A Classic Hunt on the NSR

    I think North Texans will relate when I say that now and then, the urge to take a drive out to the NSR and spend the day hunting some Campanian gravel bars can spontaneously take complete hold. I had one of those moments just after the series of heavy rains and powerful winds our region encountered some days ago. Previously, my luck with weather at the NSR had been rather poor. Each time, the temps were either nearing a hundred degrees or only just above freezing, making a full on adventure crossing muddy waters and crawling atop unshaded gravel beds too much to handle. I had yet to experience
  12. I was finally able to take a trip to the NSR in 2023. We had a good 11 foot rise so I was optimistic. My whole goal this trip was to find a point, I couldn't find one to save my life, I however did find a few cool fossils. I don't know if i just don't have the eye for it or if i am just looking in the wrong places. The last two pictures are of an item im not sure about anyone have an idea? Possibly a set of fused vertebrae with the two end ones broken off? The haul The vert The mosasaur thing The in-situ

    Squalicorax kaupi

    From the album: Ozan Formation

    Squalicorax kaupi, Fannin Co. Campanian, Cretaceous Dec, 2021 A favorite of mine from the NSR!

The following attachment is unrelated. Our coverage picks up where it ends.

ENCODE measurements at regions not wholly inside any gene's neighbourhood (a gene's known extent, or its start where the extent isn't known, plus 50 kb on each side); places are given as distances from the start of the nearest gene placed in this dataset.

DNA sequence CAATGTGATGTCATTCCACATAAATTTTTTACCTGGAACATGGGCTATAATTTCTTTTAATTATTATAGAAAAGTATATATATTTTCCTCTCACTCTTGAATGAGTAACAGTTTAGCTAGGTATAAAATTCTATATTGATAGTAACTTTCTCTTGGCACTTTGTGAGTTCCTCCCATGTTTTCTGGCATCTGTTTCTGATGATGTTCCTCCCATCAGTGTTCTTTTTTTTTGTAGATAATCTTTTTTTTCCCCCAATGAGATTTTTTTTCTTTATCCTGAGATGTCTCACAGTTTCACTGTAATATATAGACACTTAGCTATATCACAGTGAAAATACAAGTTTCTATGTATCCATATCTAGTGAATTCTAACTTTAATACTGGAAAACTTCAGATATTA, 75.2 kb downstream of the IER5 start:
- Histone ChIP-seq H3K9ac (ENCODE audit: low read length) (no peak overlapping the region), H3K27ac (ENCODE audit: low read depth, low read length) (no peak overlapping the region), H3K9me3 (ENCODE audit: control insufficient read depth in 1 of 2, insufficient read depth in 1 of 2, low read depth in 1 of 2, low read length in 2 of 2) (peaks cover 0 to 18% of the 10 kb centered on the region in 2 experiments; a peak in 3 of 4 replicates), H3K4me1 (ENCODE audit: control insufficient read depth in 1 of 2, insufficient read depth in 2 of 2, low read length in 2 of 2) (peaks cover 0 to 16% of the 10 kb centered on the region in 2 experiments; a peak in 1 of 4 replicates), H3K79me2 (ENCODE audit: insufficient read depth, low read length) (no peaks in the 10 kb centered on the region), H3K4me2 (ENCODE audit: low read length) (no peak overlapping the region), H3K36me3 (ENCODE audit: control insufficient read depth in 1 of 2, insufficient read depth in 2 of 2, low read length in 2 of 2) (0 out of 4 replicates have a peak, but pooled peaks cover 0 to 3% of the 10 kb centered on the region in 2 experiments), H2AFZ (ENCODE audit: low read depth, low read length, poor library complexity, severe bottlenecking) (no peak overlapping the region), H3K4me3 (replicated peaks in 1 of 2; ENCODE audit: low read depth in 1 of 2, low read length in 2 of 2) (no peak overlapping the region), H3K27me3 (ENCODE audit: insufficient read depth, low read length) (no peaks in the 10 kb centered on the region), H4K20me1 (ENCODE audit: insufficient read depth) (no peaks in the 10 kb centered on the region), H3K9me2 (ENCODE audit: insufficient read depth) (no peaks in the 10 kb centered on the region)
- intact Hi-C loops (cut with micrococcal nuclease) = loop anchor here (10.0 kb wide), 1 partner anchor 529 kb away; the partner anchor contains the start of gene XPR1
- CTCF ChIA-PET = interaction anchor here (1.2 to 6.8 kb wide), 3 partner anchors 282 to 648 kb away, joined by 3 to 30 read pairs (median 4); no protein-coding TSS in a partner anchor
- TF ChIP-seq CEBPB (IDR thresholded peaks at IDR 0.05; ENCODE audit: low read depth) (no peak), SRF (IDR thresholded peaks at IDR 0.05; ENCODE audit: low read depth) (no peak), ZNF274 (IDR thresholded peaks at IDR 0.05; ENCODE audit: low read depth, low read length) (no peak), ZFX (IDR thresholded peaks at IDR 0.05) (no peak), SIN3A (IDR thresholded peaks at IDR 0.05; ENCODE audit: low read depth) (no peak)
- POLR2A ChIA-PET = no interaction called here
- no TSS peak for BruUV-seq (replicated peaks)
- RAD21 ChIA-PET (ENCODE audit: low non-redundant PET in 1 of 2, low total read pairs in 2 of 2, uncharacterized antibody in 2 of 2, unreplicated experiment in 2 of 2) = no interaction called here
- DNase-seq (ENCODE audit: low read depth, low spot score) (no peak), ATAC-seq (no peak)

Scapanorhynchus texanus

    From the album: Ozan Formation

    Scapanorhynchus texanus, Fannin Co. Campanian, Cretaceous Dec, 2021
  15. jenwat

    Finds from North Sulphur River

    Hello, everyone! I went hunting along the North Sulphur River yesterday (before today’s nasty weather), and I found some fossils and what I am almost positive is an artifact. Could someone please help with IDs, if possible? Pictures #1 and #2 are of the same bone; I found the circular striations in the 2nd picture particularly intriguing. #7 (the artifact) is broken at the base and is fairly thick at the point where it is broken.
  16. JarrodB

    Rare Find For NSR!

    I had a good hunt at the North Sulphur River Texas. I found a nice variety and possibly the first Pterosaur limb bone ever found at NSR.
  17. After no rain for many months we got a big 13 foot rise last weekend. I was hoping that would wash away all the mud and uncover many great fossils. Unfortunately it was still few and far between. The mud has been halfway washed away, which is halfway to where we want it, but the fossils are still not uncovered. Here are a few of the things i found: A couple decent but small mosasaur verts. Also the in situ shots. Decent fish jaw. Not sure which species though. A cool shell from the grey shale zone. All I eve